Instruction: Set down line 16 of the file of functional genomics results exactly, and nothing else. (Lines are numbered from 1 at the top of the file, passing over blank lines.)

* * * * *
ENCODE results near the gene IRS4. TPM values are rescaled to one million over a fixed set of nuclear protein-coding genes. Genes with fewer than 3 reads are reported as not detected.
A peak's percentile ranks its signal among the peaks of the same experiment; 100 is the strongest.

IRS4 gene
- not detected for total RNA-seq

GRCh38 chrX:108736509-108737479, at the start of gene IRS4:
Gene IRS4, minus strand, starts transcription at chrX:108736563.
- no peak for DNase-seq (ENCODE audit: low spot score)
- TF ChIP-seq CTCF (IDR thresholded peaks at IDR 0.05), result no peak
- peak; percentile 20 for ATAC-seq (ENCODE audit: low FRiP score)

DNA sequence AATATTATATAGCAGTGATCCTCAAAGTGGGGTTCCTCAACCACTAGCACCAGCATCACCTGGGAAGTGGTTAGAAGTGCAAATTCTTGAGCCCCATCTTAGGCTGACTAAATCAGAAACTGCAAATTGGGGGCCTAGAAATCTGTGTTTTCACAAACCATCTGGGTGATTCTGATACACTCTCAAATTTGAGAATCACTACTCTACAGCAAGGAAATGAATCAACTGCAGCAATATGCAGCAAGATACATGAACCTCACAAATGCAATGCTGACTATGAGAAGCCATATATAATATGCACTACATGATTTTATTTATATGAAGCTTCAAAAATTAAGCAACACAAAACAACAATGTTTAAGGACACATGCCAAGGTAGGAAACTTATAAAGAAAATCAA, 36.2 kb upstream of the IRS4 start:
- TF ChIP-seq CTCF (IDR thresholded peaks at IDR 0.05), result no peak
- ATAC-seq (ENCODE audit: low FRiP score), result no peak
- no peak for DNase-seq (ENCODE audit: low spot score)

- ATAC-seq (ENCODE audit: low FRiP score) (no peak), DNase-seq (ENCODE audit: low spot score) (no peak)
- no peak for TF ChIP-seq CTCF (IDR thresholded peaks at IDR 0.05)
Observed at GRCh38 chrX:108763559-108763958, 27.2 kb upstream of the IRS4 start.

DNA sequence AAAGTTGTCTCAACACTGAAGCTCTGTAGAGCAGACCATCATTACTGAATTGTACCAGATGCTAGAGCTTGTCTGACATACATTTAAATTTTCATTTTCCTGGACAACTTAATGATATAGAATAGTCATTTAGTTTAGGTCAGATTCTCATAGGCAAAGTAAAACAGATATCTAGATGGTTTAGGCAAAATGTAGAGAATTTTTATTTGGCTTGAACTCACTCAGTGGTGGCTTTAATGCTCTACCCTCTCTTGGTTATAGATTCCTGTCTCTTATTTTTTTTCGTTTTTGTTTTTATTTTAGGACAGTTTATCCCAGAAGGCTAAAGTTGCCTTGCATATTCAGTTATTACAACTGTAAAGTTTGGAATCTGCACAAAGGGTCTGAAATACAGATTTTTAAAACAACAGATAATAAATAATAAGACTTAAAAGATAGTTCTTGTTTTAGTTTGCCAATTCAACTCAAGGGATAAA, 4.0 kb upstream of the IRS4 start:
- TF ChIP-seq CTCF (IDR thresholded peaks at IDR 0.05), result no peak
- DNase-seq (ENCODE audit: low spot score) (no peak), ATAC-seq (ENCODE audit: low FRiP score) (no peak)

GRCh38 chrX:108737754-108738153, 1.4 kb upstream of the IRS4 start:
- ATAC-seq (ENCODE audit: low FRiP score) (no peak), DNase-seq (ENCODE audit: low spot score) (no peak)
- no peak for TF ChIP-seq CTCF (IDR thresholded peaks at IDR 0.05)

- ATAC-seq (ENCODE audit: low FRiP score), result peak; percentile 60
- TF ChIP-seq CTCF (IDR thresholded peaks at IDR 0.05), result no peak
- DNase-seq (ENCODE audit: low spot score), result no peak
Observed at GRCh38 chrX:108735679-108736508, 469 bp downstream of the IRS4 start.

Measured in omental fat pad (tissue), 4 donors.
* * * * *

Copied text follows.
Observed at GRCh38 chrX:108763559-108763958, 27.2 kb upstream of the IRS4 start.